Productivity factors are the physical factors influencing the trails, such as the side slope, soil type, trail grade, brush and regeneration vegetation and the timber type. Knowing these factors help the department determine the cost to reconstruct or maintain the trail. Productivity factors are taken in locations that are determined by the trail class type. Trails are assigned classes, ranging from minimally developed (class 1) to highly developed (class 5). The detail with which we survey is directly related to each trail’s class.
Another element of the TRACs survey is the sign inventory, which helps the department develop an inventory of the signs along the trail by providing a visual image and detailed description of the condition of each sign. This information helps plan maintenance and possible replacement of signs.
Another component is photo records. These pictures help us better describe the situation, whether it be a snapped tree or a river crossing with no ford. For the photo records we use two forms: a log and photo record. The logs are used on the trail to summarize the photo and to keep account of the mileage or GPS readings of where the feature was located. The photo record is an electronic form in which the photo is inserted with its description and location.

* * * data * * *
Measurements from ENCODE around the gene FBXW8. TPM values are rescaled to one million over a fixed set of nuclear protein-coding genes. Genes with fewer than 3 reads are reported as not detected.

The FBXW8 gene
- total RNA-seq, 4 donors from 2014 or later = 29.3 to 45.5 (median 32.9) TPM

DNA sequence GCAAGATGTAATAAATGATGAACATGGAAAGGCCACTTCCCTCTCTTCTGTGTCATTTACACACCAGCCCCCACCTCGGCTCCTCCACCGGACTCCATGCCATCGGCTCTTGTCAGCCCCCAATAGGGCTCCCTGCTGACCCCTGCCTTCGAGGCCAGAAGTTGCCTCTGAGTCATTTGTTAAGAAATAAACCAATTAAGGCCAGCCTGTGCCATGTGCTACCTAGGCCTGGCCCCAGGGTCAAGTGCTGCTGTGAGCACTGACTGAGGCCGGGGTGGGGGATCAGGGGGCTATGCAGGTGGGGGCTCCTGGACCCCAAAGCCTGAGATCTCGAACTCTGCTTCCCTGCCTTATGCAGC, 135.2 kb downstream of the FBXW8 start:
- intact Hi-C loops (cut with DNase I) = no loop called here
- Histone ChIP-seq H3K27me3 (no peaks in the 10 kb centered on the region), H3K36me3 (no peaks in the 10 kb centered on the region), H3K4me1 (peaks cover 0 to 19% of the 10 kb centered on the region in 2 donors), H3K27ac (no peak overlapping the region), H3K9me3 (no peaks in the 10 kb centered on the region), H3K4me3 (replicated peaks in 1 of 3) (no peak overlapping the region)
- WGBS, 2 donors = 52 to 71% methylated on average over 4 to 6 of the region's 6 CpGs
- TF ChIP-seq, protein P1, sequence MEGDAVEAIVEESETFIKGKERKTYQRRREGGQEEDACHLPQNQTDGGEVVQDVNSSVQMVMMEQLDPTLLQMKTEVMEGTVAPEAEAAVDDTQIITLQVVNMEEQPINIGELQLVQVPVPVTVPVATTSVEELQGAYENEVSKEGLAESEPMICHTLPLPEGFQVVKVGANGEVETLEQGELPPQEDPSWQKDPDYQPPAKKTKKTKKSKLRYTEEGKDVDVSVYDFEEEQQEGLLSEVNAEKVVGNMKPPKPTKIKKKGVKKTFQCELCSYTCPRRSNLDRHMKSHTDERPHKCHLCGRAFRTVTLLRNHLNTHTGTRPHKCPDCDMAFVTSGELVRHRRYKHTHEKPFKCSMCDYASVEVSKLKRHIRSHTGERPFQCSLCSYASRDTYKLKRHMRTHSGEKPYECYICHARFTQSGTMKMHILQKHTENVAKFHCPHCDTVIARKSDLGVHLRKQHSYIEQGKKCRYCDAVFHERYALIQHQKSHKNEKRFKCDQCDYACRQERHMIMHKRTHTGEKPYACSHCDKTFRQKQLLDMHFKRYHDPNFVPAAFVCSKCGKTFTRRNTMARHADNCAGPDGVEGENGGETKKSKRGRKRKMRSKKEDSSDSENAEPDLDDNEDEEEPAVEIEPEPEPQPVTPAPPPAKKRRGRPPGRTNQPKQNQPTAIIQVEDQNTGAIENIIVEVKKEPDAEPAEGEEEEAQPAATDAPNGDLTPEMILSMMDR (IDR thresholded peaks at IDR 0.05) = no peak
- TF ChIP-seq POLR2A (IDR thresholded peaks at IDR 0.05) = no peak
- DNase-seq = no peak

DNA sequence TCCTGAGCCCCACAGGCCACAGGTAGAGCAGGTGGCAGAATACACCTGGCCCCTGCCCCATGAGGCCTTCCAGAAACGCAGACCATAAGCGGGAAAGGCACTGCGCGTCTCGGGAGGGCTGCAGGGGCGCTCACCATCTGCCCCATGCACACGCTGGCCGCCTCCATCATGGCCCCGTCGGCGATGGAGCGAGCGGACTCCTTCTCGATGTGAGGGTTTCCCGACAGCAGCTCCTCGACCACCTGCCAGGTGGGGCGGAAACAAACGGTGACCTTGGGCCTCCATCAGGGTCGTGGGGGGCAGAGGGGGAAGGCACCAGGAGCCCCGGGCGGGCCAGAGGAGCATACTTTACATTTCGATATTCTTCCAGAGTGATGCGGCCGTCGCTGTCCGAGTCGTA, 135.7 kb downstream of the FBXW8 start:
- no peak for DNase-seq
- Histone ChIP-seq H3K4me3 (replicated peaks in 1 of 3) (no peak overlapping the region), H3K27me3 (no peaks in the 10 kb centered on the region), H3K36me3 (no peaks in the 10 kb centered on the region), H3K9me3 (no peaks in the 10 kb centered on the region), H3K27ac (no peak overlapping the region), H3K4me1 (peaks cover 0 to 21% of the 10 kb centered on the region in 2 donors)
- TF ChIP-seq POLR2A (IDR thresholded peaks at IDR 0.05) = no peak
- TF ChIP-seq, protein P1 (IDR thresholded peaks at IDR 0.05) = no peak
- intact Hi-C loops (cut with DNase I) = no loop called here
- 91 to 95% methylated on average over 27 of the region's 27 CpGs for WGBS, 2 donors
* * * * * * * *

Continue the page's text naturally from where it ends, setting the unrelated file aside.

The data dictionary is a comprehensive reference document that has the set trail features, tasks, units of measure, and severity factors. It both standardizes and organizes features and their associated tasks. The data dictionary includes the feature type, feature category, feature codes, task code, task description, task condition class, and task severity factor. The data dictionary is then used to help fill out the survey form. There is both a hardcopy data dictionary, to be used with the hardcopy survey forms, and one programmed into the GPS unit for electronic documentation.
The survey forms are hard copy documentation of the information taken by the GPS unit. These forms allow for a feature to be recorded using a code from the data dictionary, condition of the feature, a task code and a position in either feet or GPS-recorded location (depending on the trail type). The form also allows for measurements of the feature and severity levels to be recorded.